Msgr. M. Francis Mannion, rector of the Cathedral of the Madeleine in Salt Lake City and president of the Society for Catholic Liturgy said that the poll results “are consistent with my own experience as pastor,” adding, “on matters like this, a chasm exists between the average Catholic and those in academic life for whom inclusive language is a burning issue.”

Msgr. Mannion said that liturgical language that incorporates phrases such as “men and women” and “brothers and sisters” is appropriate—but inclusive language that refers to God is not, he argued, a distinction that many liturgists supportive of inclusive language agree with.

The significance of the Roper poll, he argued, is that it is the first effort to discover “what the average Catholic thinks on liturgical matters. The direction of ongoing liturgical reform are being driven primarily by professional liturgists— not by clergy or lay people. This is a very serious problem.”

He noted that the indication of widespread dissent from Church teachings illustrated in the Roper poll provides clues about the lack of interest in inclusive language. “I suspect that those who take an independent line on moral matters also chafe at being told how they must say their prayers or address God.”

But the value of inclusive language does not rely on widespread public support for changes, argued Father Edward Hislop, chairman of the board of the Federation of Diocesan Liturgical Commissions and pastor of St. Mary's Church in Helena, Mont. “public opinion polls in our country tend to be a measure of truth. But, as Catholics, we don't judge truth by public opinion polls,” he said.

Still, he said, “I am not willing to concede that people are bothered by inclusive language,” noting that inclusive language translations have yet to be approved for widespread use in American parishes. “It's not fair to say that, because they have not experienced them.”

According to Father Hislop, inclusive language is not only politically correct, it is, in many cases, historically and biblically correct. He noted that the use of inclusive language can “put us in touch with the original text of the Scriptures,” that were written for all believers, male and female. He said that careful biblical scholarship will be needed to ascertain the true meaning of Scripture. In some cases, he said, what has become traditionally known as a reference to “men” because of the limitations of traditional English usage may have a wider meaning in the original Greek and Hebrew writings.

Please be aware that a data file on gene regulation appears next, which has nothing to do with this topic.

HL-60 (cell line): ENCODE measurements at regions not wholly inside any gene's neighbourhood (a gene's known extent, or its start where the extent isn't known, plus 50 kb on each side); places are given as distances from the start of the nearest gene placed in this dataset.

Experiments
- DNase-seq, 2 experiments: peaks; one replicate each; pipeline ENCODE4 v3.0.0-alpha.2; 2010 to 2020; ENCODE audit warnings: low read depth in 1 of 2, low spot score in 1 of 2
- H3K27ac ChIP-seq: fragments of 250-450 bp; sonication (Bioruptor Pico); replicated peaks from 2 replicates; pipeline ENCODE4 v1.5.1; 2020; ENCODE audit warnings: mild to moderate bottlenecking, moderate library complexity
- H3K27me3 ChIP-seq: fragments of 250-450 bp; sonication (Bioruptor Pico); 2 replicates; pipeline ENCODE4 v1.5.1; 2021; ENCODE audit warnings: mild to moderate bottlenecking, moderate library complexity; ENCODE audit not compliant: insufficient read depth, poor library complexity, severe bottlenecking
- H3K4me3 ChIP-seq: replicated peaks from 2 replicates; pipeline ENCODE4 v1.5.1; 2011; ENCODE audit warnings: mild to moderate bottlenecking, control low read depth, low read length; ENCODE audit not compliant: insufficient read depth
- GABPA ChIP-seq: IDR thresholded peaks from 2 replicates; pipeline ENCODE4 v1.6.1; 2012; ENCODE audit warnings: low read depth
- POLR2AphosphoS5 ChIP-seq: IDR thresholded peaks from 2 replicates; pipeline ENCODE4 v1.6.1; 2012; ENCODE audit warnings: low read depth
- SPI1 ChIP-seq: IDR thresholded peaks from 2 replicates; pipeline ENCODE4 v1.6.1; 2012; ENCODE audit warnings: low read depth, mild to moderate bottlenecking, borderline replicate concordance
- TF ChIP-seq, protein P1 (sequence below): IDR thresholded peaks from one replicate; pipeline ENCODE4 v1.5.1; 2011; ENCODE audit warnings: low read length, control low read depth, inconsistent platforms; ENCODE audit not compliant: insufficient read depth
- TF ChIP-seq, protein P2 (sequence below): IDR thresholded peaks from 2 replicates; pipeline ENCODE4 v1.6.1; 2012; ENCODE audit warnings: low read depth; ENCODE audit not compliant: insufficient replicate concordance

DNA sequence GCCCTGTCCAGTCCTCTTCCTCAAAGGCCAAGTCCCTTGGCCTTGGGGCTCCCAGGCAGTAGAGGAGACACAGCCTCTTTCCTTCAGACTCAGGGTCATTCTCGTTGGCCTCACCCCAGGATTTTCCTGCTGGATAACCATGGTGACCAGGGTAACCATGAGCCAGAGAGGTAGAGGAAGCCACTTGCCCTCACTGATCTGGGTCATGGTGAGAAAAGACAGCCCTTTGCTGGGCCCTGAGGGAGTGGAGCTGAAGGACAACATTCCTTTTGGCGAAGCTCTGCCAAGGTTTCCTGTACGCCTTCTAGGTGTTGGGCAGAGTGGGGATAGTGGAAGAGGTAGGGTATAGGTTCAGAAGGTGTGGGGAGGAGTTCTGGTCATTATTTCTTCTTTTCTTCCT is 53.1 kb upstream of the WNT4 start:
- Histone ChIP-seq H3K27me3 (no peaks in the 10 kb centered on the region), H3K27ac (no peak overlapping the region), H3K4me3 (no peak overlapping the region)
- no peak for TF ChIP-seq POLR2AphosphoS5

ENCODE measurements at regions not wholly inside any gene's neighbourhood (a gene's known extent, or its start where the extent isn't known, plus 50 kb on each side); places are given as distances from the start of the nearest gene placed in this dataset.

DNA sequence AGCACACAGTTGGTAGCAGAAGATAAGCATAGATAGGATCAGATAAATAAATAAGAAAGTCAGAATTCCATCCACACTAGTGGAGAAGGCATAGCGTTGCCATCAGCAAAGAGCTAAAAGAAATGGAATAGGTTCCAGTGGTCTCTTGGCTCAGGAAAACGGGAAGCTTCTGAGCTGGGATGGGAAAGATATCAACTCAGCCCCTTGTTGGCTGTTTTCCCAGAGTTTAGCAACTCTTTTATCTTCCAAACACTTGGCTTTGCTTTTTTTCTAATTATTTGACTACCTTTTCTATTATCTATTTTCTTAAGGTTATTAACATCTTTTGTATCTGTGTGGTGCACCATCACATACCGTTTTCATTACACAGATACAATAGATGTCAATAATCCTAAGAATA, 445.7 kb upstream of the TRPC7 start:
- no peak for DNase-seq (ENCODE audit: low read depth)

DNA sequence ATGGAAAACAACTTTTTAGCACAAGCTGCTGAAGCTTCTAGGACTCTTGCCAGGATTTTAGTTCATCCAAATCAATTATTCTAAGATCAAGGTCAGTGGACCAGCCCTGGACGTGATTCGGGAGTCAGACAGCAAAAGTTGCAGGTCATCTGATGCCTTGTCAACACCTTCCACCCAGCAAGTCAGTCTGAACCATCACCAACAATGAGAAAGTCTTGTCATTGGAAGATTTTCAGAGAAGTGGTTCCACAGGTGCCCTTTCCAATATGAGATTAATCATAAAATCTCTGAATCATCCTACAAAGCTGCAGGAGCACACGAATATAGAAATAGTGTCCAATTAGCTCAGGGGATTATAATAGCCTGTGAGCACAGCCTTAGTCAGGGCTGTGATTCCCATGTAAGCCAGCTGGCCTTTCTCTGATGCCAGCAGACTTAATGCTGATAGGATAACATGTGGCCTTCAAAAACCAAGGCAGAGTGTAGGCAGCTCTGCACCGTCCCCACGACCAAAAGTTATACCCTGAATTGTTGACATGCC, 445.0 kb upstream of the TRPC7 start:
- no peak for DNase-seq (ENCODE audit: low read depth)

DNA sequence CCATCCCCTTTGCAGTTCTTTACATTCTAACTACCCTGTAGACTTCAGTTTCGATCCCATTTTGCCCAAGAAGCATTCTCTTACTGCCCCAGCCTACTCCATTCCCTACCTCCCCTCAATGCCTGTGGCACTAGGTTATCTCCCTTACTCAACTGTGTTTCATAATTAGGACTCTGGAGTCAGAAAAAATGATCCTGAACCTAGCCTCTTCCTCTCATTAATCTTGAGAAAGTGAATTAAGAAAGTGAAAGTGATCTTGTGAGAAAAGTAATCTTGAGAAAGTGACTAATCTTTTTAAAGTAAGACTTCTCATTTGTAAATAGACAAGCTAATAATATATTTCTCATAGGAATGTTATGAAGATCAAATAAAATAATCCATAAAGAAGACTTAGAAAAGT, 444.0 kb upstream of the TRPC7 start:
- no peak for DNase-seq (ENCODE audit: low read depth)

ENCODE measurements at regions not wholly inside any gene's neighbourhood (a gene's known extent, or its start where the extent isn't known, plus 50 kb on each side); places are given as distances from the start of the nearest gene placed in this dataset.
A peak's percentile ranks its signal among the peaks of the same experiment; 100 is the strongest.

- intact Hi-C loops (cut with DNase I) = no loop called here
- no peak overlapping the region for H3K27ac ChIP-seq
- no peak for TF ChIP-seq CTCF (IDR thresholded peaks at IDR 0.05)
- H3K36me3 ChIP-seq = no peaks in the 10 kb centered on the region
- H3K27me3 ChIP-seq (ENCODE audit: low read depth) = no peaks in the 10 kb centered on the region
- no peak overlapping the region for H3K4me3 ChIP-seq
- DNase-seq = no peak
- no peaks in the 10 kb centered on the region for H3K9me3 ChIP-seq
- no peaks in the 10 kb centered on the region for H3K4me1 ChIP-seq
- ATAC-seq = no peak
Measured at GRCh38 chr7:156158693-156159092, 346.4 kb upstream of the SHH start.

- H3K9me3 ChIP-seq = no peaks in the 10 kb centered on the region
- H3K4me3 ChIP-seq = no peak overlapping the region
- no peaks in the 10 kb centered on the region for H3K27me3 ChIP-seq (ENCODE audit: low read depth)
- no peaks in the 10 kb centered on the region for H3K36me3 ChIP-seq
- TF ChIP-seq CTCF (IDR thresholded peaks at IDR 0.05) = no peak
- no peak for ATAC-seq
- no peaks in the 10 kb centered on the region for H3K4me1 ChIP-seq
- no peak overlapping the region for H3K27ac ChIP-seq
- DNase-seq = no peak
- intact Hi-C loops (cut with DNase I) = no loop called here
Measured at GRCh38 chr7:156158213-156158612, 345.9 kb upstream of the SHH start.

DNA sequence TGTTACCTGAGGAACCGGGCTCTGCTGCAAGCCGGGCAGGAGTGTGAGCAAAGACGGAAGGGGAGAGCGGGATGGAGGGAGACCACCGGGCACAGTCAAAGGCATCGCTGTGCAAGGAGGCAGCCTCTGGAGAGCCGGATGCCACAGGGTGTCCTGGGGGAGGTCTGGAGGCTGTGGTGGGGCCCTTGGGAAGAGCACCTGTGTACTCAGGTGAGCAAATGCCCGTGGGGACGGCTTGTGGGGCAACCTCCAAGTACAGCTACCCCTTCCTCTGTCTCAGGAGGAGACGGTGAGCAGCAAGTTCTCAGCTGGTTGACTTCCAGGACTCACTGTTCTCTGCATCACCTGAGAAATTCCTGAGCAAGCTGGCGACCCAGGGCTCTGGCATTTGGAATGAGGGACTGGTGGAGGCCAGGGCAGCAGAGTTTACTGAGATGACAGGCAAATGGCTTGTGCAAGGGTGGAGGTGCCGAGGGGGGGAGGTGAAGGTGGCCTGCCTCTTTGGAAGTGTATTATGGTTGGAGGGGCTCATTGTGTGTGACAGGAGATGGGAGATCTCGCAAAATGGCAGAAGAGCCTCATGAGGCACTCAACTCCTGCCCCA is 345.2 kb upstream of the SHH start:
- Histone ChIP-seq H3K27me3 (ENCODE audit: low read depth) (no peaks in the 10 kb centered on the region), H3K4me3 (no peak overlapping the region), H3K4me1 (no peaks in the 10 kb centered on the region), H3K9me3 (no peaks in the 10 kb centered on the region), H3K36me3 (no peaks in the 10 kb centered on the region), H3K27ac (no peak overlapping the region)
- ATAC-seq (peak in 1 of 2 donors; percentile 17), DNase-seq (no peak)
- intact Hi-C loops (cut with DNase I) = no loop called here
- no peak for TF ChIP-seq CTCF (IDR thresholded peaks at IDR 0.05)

The use of inclusive language, he said, also allows for the Church's liturgy to speak in the idiom of contemporary Americans. “It's an issue of the language being accessible, so that what is heard can be truly heard [in the Mass],” said Father Hislop, who argued that words such as “mankind,” to modern American English speakers, refers to just one gender.

“why shouldn't it be inclusive?" he asked, noting that in his experience as a pastor, the issue is a concern to Catholics, particularly in churches where liturgy is viewed as a call to conversion and in places where the congregation listens carefully to the words read at Mass.

Bishop Emil Wcela, auxiliary of Rockville Centre, N.Y., and member of the board of the Catholic Biblical Association, quoted in The Long Island Catholic, has argued that there are “two dialects” in America when it comes to the use of the word “man.” The question for the Church, he said, “Is which of the dialects will we use?"

While using gender-neutral language in reference to Jesus would be wrong, Bishop Wcela has argued that scriptural references to people should be gender-neutral. “It is better to use the dialect that includes everyone,” he said.

The argument is not expected to end. Further polls and studies can be expected, as well as more letter-writing campaigns to the U.S. bishops and the Vatican. What impact it will have on the faith lives of that portion of mankind—or humankind—that worships in English has yet to be determined.

Peter Feuerherd is based in New York.